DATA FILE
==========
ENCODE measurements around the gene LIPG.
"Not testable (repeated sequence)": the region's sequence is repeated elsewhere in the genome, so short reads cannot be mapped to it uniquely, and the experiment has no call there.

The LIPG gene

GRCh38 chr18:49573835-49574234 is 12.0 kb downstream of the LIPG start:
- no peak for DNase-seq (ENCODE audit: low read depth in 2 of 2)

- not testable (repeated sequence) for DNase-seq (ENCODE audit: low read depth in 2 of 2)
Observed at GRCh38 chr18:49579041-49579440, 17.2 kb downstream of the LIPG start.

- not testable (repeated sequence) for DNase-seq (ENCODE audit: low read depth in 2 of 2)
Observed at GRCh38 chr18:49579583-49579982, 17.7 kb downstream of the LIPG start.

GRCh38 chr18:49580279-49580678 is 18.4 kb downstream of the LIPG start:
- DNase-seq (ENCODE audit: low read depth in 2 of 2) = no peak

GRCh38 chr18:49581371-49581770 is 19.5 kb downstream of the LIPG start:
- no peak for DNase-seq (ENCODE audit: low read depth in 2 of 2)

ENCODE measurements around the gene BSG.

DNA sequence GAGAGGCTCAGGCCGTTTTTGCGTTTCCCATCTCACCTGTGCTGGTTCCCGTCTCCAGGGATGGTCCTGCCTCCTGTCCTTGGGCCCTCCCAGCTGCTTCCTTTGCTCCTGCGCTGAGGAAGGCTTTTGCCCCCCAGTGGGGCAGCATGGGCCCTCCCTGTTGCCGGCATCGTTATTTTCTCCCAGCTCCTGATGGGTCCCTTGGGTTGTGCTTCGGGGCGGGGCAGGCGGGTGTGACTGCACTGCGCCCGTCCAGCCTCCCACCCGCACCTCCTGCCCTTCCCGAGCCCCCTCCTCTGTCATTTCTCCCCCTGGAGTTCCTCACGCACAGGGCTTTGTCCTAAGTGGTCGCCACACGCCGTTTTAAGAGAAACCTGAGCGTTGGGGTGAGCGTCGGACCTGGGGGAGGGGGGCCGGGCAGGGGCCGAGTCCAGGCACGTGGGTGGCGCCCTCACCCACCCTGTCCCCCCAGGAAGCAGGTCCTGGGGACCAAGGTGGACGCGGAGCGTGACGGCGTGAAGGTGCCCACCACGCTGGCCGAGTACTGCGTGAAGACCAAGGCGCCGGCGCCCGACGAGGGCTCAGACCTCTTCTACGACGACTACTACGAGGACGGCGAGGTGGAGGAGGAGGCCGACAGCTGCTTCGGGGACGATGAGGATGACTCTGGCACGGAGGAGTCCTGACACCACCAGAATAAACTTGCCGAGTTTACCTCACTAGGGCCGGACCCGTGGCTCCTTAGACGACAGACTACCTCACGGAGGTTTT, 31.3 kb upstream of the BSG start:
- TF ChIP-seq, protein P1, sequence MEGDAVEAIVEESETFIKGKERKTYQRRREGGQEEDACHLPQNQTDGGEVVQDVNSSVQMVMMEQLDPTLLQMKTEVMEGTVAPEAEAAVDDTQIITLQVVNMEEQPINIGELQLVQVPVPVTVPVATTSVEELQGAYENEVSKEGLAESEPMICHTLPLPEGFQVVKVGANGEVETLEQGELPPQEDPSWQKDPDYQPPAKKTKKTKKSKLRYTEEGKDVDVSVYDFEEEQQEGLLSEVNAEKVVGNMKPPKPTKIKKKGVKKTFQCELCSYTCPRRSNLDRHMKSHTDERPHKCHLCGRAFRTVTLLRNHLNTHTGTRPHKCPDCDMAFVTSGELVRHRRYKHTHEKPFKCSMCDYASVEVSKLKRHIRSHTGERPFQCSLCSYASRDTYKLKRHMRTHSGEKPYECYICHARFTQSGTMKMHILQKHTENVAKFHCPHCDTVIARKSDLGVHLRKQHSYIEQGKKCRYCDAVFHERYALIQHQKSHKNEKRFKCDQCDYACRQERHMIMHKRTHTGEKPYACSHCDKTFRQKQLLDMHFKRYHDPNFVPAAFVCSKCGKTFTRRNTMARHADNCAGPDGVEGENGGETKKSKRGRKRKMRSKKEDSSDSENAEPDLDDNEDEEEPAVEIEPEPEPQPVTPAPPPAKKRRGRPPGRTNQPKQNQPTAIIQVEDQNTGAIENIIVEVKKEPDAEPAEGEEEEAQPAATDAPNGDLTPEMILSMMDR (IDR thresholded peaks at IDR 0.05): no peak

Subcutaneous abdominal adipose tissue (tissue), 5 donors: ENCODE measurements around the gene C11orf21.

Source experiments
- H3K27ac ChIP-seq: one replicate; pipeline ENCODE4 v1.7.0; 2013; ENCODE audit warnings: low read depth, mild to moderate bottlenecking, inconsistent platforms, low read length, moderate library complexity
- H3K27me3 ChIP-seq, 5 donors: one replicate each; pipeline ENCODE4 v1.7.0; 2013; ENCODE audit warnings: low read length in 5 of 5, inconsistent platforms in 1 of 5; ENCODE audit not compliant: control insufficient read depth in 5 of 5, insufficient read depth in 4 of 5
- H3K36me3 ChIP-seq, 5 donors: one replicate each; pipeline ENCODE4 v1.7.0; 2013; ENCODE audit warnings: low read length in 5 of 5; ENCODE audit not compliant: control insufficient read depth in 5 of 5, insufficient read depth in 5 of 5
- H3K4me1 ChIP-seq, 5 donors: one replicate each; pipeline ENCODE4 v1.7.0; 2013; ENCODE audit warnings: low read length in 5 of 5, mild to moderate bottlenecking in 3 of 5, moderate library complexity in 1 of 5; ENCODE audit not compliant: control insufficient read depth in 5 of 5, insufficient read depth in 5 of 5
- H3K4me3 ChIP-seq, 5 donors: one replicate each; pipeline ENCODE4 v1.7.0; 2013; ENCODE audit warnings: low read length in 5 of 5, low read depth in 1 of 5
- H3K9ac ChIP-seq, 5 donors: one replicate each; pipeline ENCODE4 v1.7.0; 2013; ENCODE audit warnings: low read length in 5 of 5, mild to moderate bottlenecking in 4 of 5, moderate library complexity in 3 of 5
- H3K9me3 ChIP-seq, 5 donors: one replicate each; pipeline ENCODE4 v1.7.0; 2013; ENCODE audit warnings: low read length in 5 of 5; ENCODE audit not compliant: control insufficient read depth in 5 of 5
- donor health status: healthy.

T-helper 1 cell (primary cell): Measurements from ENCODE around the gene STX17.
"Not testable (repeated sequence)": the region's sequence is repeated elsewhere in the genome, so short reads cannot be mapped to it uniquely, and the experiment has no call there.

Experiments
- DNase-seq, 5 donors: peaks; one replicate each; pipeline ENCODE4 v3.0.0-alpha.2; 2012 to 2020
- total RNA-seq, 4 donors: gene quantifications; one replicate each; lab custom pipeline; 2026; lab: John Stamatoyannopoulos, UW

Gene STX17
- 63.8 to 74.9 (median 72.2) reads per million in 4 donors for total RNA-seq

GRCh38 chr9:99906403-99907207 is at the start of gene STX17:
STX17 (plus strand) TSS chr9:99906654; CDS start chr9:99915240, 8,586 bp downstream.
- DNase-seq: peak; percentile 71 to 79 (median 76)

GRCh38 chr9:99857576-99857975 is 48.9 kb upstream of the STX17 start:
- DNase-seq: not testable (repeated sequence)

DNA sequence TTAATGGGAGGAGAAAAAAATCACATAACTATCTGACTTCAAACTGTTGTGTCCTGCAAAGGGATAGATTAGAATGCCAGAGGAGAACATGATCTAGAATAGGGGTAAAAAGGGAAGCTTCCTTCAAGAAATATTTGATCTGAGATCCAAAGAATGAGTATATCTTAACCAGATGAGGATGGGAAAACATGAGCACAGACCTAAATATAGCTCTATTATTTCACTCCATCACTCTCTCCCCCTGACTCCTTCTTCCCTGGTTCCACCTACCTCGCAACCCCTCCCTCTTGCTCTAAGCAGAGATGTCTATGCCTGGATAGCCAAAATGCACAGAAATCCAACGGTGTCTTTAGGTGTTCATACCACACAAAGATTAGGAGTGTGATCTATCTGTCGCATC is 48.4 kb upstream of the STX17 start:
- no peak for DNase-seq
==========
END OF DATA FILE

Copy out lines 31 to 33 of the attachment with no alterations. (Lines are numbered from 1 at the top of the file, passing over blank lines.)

- total RNA-seq, 4 donors: gene quantifications; one replicate each; lab custom pipeline; 2026; lab: John Stamatoyannopoulos, UW

Gene STX17
- 63.8 to 74.9 (median 72.2) reads per million in 4 donors for total RNA-seq